Hair, There and Everywhere

Unzipped is a weekly column about sex and relationships by Courtney Weaver.

By Courtney Weaver
Published May 28, 1997 11:00PM (UTC)
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“OK, I have to go," said Isabel, looking at her watch. She retied her army boots and scanned the crowded corner of Polk and Sutter for a bus, blinking in the late afternoon sun. "Why did I bother voting for Willie Brown? Muni has never been worse."

"What's the rush?" I asked. "I thought we were going to hang out and have a beer, catch some groovy rays." Isabel had just seen "Austin Powers" and her newfound vernacular had started to grow on me. "Come on, baby. My treat." I started to pull her down the street.


"No, no, really I can't," she said. "I have a waxing appointment at 5 o'clock. Sofia will kill me if I'm late. I'll never be able to get in to see her again. She says I'm becoming too dependent on her anyway."

"Oh, that's right, your Nazi cosmetologist," I said. I had accompanied Isabel on her first trip to be de-haired, and it wasn't something I wanted to repeat. Isabel had sat there, mute and white-faced, while Sofia had listed all the places on her body that she was going to apply her painful hot wax magic. Isabel is a bad-tempered, hairy sous-chef of Mediterranean descent, and I've seen her on occasion throw a few sauté pans in the direction of errant cooks and waiters. But at Sofia's House of Wax, she'd been positively cowed.

"Did I tell you I had a nightmare the other night, involving Sofia?" I asked. "I can't remember the details, but there were shiny black boots. German shepherds were roaming around too, and some type of barbed wire was involved. I woke up screaming."


"Oh, shut up," said Isabel, looking annoyed. "If you were hairy like me, you'd be doing the same thing. You Northern European descenters are always so damn smug."

"Why do you get all the hair removed? Because of your boyfriend?"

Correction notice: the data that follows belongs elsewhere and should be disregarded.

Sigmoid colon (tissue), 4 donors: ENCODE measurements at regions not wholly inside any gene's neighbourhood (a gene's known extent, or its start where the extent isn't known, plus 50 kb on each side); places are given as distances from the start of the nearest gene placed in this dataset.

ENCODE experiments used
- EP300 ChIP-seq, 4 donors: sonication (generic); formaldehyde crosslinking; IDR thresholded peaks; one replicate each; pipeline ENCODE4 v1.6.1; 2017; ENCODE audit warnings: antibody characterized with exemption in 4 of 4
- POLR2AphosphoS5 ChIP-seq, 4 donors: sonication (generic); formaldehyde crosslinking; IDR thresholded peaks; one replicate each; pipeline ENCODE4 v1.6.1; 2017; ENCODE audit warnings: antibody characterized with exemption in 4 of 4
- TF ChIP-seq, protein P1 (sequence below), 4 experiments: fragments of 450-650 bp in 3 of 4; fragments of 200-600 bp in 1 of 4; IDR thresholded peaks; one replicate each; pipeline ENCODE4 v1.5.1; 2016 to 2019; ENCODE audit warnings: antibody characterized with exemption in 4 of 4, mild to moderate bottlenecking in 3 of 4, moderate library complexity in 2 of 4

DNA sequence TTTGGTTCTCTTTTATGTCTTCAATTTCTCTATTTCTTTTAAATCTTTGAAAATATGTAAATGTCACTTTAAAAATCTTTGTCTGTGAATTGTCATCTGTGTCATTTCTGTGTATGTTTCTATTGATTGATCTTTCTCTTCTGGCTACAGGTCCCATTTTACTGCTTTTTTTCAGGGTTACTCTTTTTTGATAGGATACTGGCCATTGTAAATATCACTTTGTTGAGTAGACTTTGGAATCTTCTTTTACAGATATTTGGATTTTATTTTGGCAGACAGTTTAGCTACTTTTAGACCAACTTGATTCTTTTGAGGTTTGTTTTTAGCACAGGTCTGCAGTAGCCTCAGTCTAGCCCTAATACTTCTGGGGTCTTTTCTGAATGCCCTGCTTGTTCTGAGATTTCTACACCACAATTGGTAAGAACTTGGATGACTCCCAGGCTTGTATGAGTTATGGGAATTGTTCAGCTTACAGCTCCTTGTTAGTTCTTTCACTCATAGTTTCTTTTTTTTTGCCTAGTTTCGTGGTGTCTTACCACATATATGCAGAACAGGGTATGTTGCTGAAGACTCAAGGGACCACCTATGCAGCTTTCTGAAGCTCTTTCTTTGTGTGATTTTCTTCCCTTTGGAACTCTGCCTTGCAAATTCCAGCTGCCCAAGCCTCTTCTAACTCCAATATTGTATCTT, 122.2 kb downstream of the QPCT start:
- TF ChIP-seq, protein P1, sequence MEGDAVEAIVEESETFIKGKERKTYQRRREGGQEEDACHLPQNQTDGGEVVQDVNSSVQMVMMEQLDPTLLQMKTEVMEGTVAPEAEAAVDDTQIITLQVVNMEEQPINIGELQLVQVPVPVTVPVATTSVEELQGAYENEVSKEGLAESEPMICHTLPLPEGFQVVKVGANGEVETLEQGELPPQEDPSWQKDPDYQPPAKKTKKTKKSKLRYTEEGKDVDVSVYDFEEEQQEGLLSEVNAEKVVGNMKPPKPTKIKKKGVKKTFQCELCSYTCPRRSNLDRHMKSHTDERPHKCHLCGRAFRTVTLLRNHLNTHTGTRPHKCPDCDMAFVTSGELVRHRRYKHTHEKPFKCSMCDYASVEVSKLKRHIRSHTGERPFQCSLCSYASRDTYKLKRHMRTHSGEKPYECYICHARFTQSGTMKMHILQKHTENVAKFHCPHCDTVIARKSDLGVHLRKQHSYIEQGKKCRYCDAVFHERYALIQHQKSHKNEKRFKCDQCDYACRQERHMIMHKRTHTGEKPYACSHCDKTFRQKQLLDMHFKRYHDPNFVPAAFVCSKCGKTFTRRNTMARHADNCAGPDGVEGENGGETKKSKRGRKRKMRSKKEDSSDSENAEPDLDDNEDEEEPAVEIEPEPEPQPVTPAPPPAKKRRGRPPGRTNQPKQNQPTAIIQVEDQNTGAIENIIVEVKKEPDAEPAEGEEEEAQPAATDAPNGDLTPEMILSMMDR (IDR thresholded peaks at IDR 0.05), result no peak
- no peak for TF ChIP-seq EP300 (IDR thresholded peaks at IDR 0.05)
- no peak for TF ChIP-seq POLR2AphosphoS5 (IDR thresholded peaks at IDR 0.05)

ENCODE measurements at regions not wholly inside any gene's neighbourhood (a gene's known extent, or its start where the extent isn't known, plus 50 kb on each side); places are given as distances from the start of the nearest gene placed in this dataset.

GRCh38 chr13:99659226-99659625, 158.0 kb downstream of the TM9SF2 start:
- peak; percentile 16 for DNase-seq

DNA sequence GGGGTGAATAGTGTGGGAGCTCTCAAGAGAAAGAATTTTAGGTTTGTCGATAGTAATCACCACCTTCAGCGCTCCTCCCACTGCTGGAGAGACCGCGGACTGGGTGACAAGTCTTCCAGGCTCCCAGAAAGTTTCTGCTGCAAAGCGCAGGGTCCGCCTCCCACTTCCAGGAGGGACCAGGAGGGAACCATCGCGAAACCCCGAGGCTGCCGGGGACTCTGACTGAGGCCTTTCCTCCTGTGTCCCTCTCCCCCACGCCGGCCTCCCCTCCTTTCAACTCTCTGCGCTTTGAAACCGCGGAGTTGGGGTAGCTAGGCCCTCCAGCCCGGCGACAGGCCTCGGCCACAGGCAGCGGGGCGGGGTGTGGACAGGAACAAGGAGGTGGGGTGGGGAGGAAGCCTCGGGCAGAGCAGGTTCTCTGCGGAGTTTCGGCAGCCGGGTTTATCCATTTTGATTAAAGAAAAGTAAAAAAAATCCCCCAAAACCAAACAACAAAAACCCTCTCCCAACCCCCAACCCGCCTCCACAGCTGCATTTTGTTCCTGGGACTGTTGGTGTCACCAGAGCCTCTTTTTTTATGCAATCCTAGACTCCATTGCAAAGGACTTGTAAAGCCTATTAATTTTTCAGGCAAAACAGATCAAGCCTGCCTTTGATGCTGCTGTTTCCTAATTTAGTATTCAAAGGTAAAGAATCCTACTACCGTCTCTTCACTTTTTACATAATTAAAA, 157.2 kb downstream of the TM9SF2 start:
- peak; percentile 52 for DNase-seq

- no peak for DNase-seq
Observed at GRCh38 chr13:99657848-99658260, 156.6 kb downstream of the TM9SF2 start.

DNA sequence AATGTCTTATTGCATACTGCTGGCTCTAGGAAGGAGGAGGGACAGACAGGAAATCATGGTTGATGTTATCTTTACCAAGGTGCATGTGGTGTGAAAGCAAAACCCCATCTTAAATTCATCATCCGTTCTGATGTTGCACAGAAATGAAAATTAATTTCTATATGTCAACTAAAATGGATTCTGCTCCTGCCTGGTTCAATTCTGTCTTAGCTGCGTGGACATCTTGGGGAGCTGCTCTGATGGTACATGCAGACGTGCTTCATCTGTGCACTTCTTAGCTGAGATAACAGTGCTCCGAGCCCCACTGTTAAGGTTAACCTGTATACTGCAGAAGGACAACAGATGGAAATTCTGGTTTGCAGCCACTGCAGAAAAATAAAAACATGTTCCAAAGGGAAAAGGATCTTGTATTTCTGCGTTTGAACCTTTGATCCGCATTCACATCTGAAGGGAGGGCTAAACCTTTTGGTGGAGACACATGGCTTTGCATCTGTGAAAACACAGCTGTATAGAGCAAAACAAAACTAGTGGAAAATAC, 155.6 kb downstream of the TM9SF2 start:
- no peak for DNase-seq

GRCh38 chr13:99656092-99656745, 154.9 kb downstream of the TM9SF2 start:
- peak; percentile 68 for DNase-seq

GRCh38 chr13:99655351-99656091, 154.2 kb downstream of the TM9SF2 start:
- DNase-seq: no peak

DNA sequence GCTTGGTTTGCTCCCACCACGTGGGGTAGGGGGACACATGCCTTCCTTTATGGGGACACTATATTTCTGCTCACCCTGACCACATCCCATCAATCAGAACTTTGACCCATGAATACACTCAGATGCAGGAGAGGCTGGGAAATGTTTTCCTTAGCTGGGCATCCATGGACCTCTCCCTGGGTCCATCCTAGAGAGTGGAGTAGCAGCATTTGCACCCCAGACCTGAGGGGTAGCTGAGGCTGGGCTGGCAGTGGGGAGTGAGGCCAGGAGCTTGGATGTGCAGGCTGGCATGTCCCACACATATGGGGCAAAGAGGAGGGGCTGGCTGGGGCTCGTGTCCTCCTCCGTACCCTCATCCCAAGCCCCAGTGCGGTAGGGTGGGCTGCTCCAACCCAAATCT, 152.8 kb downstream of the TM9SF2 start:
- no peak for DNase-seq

"No," Isabel said, sneering. "He doesn't care. He just hates stubble. But I have yet to be with a guy who tells me they like lots of hair on women."


"Believe me, I am no fan of hair myself," I said, thinking this was probably culturally induced, but at this point it made no difference. "You think because I'm fair, I'm not hairy. That's not the case. I think some of your ancestors must have raped some of my ancestors once upon a time. I can show you the evidence." I lifted my shirt and pointed to my belly button. "See? It's time to see the wax lady for me too. But not Sofia."

I wonder what it is about women and hair that gets everybody nervous. Lots of hair on the head -- good. Lots of hair on the body -- bad. Waxing, shaving, depilatories, electrolysis ... all so that we don't cross over into that hazy land of the masculine.


I understand Isabel's fear of her body hair perfectly. I myself have gone to great lengths and expense to make sure my underarms, legs, bikini line and the backs of my thighs are all smooth and well, babylike. All my women friends take some sort of stand on body hair, and all have differing means and methods of deforestation. When my checkbook can accommodate it, I get myself waxed too, and often. It's true that the pain becomes somewhat addictive.

I thought about the women I'd seen at Mitchell Brothers' O'Farrell Theatre one time, most of them labially pierced and completely devoid of pubic hair. How did they do it? No ingrown hairs, no stubble, nothing. More to the point, why did they do it? Aesthetics aside, if all the women at the O'Farrell Theatre had this in common, they must be on to some prevalent male fantasy having to do with sexual attraction and prepubescent girls.

I turned to Isabel. "Do you get rid of all of your hair? I mean, all of it?"


"What do you mean? My underarms? Princess Diana has her underarms waxed. Madonna reportedly spends $600 a month on waxing. It's not so very weird ..."

"No, no," I said. "I mean your nether regions. Just curious."

Isabel looked at me critically. "You are really a very strange person. For the record, yes, I have the mound done. Not, you know, way down there. I think having everything taken off is just plain weird. I mean, for God's sake, I'm still a woman with hormones." She spotted a cab and waved frantically. "Sofia said she does lots of Playboy women," she continued. "And they get everything done, even anuses."


With that parting shot, she hopped into the cab and leaned out the window. "Don't worry!" she yelled. "I brought my fifth of Stoli to get me through this! You know what they say: There's no worse pain other than childbirth."

The cab pulled away into the stream of traffic as she called to me, "It's wonderful being a woman!"

Courtney Weaver

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